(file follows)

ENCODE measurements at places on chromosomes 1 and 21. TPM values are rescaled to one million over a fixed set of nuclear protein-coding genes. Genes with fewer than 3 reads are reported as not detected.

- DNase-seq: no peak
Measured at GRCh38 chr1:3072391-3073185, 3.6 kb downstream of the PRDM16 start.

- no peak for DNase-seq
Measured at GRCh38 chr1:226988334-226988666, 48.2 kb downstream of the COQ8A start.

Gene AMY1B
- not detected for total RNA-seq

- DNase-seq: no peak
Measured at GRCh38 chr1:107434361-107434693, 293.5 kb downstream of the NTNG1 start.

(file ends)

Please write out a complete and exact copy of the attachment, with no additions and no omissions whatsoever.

ENCODE measurements at places on chromosomes 1 and 21. TPM values are rescaled to one million over a fixed set of nuclear protein-coding genes. Genes with fewer than 3 reads are reported as not detected.

- DNase-seq: no peak
Measured at GRCh38 chr1:3072391-3073185, 3.6 kb downstream of the PRDM16 start.

- no peak for DNase-seq
Measured at GRCh38 chr1:226988334-226988666, 48.2 kb downstream of the COQ8A start.

Gene AMY1B
- not detected for total RNA-seq

- DNase-seq: no peak
Measured at GRCh38 chr1:107434361-107434693, 293.5 kb downstream of the NTNG1 start.